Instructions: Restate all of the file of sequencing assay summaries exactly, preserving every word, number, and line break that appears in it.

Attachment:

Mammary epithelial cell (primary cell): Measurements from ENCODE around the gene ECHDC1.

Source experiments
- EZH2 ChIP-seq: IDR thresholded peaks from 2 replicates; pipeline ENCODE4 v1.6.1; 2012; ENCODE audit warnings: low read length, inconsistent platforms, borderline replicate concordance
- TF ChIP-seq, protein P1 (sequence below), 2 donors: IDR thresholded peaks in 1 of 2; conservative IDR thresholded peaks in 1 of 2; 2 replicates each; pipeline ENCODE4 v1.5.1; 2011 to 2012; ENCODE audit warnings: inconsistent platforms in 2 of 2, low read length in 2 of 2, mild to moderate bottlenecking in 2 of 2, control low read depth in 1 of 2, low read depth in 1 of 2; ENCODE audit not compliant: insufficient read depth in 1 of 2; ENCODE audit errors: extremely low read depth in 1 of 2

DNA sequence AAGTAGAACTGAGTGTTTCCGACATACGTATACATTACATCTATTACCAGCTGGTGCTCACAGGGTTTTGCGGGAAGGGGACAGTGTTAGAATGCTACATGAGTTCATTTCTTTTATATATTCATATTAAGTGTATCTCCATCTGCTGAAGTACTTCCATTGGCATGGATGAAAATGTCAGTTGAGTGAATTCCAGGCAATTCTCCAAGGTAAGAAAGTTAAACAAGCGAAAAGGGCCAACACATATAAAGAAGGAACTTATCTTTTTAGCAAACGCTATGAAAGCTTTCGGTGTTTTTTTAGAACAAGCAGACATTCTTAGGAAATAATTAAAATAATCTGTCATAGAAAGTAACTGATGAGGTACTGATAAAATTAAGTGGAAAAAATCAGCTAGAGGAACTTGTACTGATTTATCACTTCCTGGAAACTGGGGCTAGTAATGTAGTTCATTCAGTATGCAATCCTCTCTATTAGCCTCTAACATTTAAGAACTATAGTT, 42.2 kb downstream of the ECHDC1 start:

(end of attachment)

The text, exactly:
Mammary epithelial cell (primary cell): Measurements from ENCODE around the gene ECHDC1.

Source experiments
- EZH2 ChIP-seq: IDR thresholded peaks from 2 replicates; pipeline ENCODE4 v1.6.1; 2012; ENCODE audit warnings: low read length, inconsistent platforms, borderline replicate concordance
- TF ChIP-seq, protein P1 (sequence below), 2 donors: IDR thresholded peaks in 1 of 2; conservative IDR thresholded peaks in 1 of 2; 2 replicates each; pipeline ENCODE4 v1.5.1; 2011 to 2012; ENCODE audit warnings: inconsistent platforms in 2 of 2, low read length in 2 of 2, mild to moderate bottlenecking in 2 of 2, control low read depth in 1 of 2, low read depth in 1 of 2; ENCODE audit not compliant: insufficient read depth in 1 of 2; ENCODE audit errors: extremely low read depth in 1 of 2

DNA sequence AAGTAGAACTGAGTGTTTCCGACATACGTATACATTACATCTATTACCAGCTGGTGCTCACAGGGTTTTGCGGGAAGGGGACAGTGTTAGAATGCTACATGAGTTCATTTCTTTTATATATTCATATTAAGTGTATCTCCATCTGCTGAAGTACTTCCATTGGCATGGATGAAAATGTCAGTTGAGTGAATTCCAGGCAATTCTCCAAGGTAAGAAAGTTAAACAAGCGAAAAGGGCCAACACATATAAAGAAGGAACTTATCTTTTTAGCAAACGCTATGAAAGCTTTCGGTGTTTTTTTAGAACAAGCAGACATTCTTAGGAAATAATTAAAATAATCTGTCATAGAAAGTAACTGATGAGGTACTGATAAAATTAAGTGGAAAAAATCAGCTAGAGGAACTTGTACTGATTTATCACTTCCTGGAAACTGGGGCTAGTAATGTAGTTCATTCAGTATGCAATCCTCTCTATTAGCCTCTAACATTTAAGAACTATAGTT, 42.2 kb downstream of the ECHDC1 start: